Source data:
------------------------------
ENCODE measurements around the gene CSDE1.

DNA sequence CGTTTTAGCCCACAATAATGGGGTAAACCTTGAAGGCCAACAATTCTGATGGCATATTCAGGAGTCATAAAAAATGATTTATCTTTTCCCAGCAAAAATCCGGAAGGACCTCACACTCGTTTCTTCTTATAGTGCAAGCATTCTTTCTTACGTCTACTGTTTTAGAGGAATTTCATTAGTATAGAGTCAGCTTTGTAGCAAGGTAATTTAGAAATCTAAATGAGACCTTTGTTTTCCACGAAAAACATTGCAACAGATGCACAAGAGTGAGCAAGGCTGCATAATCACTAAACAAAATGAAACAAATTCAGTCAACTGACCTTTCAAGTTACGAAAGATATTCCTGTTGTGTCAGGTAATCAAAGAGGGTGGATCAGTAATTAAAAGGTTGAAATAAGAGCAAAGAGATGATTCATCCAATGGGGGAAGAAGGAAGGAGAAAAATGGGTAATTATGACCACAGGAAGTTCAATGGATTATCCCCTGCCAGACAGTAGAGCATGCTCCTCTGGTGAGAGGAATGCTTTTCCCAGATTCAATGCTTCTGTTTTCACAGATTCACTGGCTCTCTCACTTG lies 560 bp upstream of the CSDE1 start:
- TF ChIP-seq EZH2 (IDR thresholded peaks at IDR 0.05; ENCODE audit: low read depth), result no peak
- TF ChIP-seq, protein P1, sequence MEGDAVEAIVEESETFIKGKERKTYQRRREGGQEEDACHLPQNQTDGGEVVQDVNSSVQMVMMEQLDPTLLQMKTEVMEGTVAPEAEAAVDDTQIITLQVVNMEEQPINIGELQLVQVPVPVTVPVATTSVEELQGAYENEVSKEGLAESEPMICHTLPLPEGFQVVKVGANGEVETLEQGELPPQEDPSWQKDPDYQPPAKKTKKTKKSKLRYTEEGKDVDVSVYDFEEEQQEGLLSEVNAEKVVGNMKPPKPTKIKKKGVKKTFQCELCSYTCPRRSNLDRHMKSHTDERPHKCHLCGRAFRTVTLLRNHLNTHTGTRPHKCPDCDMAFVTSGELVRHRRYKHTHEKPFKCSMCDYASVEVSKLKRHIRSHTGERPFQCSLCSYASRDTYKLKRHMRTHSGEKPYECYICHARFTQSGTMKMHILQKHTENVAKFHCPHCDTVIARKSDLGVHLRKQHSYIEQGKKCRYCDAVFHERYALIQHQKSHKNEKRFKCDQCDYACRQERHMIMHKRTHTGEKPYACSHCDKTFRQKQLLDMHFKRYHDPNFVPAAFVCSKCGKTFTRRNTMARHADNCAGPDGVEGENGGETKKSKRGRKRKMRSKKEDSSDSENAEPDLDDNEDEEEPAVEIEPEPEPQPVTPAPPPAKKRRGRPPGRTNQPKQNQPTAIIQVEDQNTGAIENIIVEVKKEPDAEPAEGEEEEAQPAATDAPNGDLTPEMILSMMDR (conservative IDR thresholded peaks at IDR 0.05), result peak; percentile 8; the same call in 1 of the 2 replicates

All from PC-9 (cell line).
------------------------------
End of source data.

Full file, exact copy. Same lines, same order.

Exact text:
ENCODE measurements around the gene CSDE1.

DNA sequence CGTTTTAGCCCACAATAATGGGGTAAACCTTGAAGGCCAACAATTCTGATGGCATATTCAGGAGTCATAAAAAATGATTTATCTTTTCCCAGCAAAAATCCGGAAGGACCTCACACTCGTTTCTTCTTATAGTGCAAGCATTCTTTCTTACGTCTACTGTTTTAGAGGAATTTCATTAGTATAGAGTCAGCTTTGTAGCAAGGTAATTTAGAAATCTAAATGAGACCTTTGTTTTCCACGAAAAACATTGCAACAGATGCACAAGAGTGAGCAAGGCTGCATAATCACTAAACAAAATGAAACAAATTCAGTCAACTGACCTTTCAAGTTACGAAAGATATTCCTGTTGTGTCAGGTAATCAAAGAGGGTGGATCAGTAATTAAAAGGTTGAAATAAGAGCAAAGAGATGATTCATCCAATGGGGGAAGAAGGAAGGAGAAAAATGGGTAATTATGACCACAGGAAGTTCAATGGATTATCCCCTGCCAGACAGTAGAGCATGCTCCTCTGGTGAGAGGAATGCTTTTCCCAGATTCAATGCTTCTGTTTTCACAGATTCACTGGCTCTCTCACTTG lies 560 bp upstream of the CSDE1 start:
- TF ChIP-seq EZH2 (IDR thresholded peaks at IDR 0.05; ENCODE audit: low read depth), result no peak
- TF ChIP-seq, protein P1, sequence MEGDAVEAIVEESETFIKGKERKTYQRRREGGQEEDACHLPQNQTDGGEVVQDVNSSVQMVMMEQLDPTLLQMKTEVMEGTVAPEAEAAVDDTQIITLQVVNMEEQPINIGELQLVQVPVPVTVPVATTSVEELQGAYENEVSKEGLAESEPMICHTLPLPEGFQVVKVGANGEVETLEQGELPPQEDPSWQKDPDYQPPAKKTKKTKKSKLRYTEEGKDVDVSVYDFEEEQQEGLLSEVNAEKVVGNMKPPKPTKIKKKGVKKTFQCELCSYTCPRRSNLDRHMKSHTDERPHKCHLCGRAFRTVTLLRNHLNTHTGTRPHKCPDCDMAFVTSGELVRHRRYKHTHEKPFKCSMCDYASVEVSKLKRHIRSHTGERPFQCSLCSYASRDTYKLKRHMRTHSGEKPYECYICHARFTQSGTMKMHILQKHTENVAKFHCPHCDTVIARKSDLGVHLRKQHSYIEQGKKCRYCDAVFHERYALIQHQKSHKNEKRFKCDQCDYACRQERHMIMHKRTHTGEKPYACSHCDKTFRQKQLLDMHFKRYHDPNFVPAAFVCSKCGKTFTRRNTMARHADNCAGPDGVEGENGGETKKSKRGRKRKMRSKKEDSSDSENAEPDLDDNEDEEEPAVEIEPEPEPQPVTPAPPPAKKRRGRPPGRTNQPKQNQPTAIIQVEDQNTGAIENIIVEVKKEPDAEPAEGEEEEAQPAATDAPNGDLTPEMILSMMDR (conservative IDR thresholded peaks at IDR 0.05), result peak; percentile 8; the same call in 1 of the 2 replicates

All from PC-9 (cell line).